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Is an investigation report privileged?

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In any legal case, both parties have a duty of disclosure. This means they are required to show the other party all documents relevant to the case even if they are detrimental to the disclosing party’s argument.

However, some documents, such as those containing legal advice from a solicitor are exempt from this rule and do not need to be disclosed. These documents benefit from “legal professional privilege”.

There are two types of legal professional privilege:

  • Legal advice privilege which protects communications between a legal professional and their client for the sole purpose of giving or receiving legal advice.
  • Litigation privilege which protects the communications between legal professionals or their clients and any third parties for the purpose of obtaining advice or information in relation to existing litigation.

In a recent case, the Court of Session (Scotland’s supreme civil court) considered whether legal professional privilege applied to an investigation report.

University of Dundee v Chakraborty

Mr Chakraborty started employment with the University as a Post-Doctoral Research Assistant in January 2013. In November 2021, he raised a grievance alleging harassment, discrimination and racial abuse. An independent member of University staff was appointed to carry out an investigation and a report was made.

The report underwent various amendments in line with legal advice from the University’s solicitors. The report was then finalised and subsequently disclosed in the legal bundle to the Employment Tribunal (ET) with a footnote stating that the report had been “amended and reissued following independent legal advice”.

During ET proceedings, an application was made on Mr Chakraborty’s behalf requiring the University to produce the original version of the report. The University resisted the application stating that the original report was protected by legal professional privilege because comparing the two documents would reveal the legal advice that they had been given by their solicitors.

The ET concluded that the original report was not protected by legal professional privilege. The University subsequently appealed the decision to the Employment Appeal Tribunal, who upheld the ET’s decision.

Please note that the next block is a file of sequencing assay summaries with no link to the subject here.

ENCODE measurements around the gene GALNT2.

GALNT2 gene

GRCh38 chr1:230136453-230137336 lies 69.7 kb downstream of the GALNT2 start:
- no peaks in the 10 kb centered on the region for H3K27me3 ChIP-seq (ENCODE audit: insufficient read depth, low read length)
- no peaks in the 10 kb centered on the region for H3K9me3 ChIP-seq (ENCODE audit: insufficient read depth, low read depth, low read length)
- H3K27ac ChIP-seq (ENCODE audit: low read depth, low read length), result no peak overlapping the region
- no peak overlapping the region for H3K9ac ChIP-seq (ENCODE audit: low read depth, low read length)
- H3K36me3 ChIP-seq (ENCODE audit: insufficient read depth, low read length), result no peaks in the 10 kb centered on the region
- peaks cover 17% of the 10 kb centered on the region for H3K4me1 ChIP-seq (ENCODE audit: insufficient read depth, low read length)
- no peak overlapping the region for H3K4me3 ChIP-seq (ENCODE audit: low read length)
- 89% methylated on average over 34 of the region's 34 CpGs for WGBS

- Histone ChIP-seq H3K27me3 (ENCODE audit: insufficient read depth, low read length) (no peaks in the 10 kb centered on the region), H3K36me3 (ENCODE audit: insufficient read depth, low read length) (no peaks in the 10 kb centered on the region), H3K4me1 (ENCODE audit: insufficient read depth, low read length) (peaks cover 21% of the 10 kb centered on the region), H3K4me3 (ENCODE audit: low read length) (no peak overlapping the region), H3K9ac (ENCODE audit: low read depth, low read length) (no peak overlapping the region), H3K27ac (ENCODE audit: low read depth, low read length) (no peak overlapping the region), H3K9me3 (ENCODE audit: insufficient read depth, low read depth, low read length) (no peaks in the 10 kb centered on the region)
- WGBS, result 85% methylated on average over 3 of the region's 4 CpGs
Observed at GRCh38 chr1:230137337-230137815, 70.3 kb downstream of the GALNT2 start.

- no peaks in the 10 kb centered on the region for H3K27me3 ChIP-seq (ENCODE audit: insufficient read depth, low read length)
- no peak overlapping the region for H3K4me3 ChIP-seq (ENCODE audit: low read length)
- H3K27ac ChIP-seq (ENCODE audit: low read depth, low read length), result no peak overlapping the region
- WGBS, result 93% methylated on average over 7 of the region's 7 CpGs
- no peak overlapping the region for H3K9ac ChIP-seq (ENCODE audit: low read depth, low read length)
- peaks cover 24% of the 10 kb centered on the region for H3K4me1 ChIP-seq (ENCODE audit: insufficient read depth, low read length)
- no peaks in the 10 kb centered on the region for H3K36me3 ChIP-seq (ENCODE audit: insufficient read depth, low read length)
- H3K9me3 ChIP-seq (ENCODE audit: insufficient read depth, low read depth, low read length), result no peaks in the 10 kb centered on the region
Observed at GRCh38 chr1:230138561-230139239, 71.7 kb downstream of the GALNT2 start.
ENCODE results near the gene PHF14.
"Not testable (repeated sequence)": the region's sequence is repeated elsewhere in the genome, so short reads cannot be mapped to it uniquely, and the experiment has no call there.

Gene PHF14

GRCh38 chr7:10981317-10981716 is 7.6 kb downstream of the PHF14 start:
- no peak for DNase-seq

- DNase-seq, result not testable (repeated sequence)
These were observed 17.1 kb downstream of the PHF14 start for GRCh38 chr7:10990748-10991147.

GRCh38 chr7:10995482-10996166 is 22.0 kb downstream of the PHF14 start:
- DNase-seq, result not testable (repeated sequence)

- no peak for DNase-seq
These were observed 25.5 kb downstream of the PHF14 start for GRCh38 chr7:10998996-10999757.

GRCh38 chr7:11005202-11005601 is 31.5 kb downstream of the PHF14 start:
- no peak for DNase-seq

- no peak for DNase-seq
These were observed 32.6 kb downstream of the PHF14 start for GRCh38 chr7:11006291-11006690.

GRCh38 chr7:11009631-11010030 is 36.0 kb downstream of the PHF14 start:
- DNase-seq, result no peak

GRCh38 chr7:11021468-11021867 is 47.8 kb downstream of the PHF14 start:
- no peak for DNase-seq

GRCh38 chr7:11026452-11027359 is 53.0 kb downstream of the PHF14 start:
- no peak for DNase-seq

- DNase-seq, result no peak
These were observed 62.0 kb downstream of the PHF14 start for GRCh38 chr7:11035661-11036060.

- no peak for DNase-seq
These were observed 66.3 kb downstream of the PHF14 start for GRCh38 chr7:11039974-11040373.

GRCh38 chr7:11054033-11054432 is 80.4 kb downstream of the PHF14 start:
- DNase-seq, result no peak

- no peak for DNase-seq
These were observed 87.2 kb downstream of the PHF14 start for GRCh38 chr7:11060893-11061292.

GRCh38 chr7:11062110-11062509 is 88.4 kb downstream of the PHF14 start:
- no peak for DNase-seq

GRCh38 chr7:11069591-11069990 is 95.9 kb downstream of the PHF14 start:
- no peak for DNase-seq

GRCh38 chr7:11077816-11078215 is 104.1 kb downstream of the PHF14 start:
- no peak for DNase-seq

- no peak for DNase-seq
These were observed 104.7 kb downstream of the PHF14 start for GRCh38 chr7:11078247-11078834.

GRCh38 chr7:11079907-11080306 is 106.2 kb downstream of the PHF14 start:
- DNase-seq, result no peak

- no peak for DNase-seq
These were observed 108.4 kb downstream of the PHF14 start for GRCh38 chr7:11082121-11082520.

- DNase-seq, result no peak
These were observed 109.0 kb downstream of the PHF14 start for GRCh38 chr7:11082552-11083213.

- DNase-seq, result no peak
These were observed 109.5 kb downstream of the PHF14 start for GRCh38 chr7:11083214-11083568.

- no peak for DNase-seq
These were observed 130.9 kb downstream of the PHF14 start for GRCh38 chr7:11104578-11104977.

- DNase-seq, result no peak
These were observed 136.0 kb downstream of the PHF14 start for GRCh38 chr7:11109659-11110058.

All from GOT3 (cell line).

The University further appealed the decision to the Court of Session, which also upheld the previous judgements. The report was originally created before any legal advice was taken and so therefore it did not have legal professional privilege. The document did not become privileged once the final version was disclosed. The Court reasoned that if Mr Chakraborty was able to deduce the content of the legal advice, this was only because the University itself revealed that the final report was amended following legal advice. Further, comparing the two versions would only allow Mr Chakraborty to speculate what the advice had been.

Even if the original report had benefited from legal professional privilege, this would have been waived when the University indicated in a footnote to the revised report that the original report had been amended following legal advice.

What can employers do?

This case acts as a reminder for employers that in-house investigation reports will not attract legal professional privilege. In addition, if the report is subsequently submitted to a solicitor for legal advice, it will not mean that the original report is privileged, nor will privilege be applied retrospectively.

Employers should also be cautious so as to not inadvertently waive privilege when it does apply. The broad distribution of legally privileged documents or incorporating references to legal advice when disclosing any documents may suggest that the legal professional privilege has been abandoned by the employer. They can therefore no longer rely on this defence or attempt to retrieve this protection at a later date.

To ensure that employers keep this protection, they should:

  • Understand the scope. Employers should understand what types of communications are covered by legal professional privilege and that ensure that any discussions with legal advisors fall within this scope.
  • Limit access. Employers should restrict access to privileged communications to only those individuals who need to know. This helps prevent unintended disclosure.
  • Mark communications. Clearly mark any communications with legal advisors as “privileged and confidential” to indicate that they are protected by legal professional privilege. This helps to reinforce the privileged nature of the information and reduces the risk of unintended disclosure.
  • Seek legal advice early. Employers should involve legal advisors early in matters that may require legal guidance. Seeking advice from the outset can help to ensure communications are protected from the beginning.

If you have concerns or questions about legal professional privilege, please contact our Employment Team by emailing employment@warnergoodman.co.uk or calling 023 8071 7717.